Tag Archives: cell division

Friction harnessed by proteins helps organize cell division

Researchers have found that the fastener proteins that organize cell division can harness the movement around them to do their work. Movement of filaments within the structure responsible for cell division can cause some of these proteins to shuffle along the path of least resistance and into position. More »

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Checkered history of mother and daughter cells explains cell cycle differences

In preparing to divide, mother and daughter cells use different gears and levers to regulate their genes. A collaboration between two geneticists and their labs now reveals that this difference in gene expression ultimately affects the protein CLN3, the levels of which certify whether a cell is ready to commit to another grueling round of cell division. The work sets a new compass point for studying how cell division may go awry in different types of cancer. More »

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A positive-feedback system ensures that cells divide

Every time a cell makes the decision to divide, it faces a formidable task: synchronizing the activity of hundreds of genes and proteins so that two daughter cells can be born. Now, Rockefeller University researchers show that a positive-feedback loop helps keep these events in sync — a finding that has eluded scientists for decades. More »

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Dividing cells find their middle by following a protein ‘contour map’

Self-organization keeps schools of fish, flocks of birds and colonies of termites in sync. It’s also, according to new research, the way cells regulate the final stage of cell division. Scientists at Rockefeller University have shown that a protein-chemistry-based contour map, which helps individual proteins locate the center of their cell without direction from a “master organizer,” is key to ensuring accurate division during mitosis. More »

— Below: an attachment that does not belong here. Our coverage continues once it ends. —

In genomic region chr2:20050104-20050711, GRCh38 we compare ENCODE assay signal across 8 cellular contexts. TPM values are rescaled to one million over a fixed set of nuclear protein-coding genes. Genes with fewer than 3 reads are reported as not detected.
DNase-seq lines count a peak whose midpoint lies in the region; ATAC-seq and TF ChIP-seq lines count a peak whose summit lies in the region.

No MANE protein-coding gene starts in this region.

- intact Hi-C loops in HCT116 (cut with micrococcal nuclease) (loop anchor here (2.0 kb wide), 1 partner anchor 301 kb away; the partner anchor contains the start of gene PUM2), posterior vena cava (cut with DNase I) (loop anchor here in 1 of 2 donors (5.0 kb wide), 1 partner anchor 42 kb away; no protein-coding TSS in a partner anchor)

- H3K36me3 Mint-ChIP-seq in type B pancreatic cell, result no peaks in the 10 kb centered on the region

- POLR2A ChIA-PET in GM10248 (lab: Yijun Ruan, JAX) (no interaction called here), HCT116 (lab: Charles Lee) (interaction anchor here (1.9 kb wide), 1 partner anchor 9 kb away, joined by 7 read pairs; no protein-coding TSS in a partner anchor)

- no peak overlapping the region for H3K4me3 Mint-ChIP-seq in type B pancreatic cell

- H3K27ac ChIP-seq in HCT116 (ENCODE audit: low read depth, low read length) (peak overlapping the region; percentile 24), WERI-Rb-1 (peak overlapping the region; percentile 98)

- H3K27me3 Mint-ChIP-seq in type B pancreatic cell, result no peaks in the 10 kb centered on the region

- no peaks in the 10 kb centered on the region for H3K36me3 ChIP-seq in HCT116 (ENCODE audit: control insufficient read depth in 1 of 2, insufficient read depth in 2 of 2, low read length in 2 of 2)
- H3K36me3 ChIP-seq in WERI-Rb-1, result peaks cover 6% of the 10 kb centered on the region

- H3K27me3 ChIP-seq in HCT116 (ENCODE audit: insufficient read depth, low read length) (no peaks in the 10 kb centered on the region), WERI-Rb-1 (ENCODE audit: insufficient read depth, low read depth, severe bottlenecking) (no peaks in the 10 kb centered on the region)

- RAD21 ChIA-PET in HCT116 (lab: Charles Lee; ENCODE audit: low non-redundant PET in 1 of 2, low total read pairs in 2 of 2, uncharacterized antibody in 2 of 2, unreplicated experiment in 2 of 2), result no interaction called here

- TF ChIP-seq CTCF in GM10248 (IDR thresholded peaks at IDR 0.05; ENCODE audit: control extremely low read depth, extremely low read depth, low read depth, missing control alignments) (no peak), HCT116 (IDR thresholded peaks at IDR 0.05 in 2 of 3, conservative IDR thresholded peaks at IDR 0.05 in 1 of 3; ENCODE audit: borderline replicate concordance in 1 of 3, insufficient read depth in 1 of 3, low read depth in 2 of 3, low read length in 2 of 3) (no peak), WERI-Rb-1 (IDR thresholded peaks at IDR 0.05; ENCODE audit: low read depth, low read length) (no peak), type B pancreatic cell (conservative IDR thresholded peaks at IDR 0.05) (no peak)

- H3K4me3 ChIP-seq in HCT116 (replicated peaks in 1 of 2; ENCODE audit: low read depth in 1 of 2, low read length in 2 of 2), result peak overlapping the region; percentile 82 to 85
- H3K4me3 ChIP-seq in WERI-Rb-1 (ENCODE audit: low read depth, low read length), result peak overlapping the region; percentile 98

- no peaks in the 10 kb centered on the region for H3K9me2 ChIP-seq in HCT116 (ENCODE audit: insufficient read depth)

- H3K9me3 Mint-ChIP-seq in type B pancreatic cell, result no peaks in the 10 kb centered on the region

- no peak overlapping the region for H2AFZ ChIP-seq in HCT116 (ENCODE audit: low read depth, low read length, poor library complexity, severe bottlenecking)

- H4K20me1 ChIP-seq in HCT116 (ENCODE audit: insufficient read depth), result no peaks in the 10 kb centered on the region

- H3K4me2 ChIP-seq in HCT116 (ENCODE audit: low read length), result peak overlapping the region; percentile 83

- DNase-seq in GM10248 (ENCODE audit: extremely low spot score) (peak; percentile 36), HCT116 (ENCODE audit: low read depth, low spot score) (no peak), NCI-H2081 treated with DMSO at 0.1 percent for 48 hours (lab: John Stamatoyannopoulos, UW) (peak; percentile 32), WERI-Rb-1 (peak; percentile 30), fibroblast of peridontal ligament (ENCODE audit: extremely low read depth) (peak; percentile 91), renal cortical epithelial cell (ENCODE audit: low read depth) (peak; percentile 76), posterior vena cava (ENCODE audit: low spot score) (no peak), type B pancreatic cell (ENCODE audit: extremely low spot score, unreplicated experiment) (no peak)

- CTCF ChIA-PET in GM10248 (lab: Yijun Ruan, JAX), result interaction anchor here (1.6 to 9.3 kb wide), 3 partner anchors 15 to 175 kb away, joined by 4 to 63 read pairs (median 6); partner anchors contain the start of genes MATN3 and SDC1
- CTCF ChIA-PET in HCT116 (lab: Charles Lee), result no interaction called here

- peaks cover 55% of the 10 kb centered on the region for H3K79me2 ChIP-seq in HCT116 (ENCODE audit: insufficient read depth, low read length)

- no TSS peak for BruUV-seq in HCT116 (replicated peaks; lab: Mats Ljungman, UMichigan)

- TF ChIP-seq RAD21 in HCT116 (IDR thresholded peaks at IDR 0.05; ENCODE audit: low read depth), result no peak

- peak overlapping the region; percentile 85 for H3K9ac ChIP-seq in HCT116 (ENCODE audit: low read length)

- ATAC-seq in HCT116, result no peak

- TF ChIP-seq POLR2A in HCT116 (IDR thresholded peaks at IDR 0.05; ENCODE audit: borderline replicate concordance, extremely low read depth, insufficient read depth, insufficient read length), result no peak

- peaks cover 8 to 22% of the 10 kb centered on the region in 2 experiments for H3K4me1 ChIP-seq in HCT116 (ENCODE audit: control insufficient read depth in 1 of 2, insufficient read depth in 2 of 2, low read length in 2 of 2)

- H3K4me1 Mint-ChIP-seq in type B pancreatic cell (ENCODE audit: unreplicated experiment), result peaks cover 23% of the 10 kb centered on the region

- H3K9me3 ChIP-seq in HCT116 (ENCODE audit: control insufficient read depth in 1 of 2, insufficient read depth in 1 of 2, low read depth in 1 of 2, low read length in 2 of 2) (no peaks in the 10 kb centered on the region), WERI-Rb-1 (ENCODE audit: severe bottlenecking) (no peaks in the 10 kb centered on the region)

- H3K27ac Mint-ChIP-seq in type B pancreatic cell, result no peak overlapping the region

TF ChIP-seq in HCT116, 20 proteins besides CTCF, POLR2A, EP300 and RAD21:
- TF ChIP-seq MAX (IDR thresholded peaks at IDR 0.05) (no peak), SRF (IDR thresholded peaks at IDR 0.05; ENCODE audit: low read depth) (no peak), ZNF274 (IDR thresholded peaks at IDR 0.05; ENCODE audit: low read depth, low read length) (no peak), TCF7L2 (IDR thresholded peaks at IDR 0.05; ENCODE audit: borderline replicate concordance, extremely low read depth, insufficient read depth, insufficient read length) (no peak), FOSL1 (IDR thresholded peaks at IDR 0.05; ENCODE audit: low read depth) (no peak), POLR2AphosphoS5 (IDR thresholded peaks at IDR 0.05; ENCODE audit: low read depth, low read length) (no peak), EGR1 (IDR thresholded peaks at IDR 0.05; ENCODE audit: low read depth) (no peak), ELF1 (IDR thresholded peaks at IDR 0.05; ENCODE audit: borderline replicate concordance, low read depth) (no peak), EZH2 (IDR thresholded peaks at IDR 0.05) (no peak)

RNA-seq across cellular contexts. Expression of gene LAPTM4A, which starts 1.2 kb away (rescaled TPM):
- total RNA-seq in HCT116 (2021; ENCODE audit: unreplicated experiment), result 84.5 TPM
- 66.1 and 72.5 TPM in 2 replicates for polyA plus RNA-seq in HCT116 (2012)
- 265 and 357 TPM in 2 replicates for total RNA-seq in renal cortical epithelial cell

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Device allows scientists to control gene activity across generations of cells

A group of biophysicists at Rockefeller University has developed a new tool that can control and measure, more precisely than before, the activity of genes and proteins within single budding yeast cells as they divide and multiply. The device may yield new insight into the functioning of regulatory networks. More »

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Mammalian protein plays unexpected role in cell division, and perhaps cancer

In yeast, the protein Tel2 regulates the length of telomeres, DNA sequences that protect the ends of linear chromosomes. But in humans and mice, Tel2 does nothing of the sort. Instead, researchers at Rockefeller University are the first to show that mammalian Tel2 prevents the degradation of a family of six proteins that primarily regulate cell division and proliferation, an unexpected role that may be linked to cancer. More »

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Sizing cells up: Researchers pinpoint when a cell is ready to reproduce

Like people, cells must reach a certain size before they can reproduce. A collaboration between Rockefeller University biologists, physicists and mathematicians shows how and when cells reach this size requirement, findings that provide researchers with a new quantitative framework to get to the core mechanisms involved in how a cell monitors its size. More »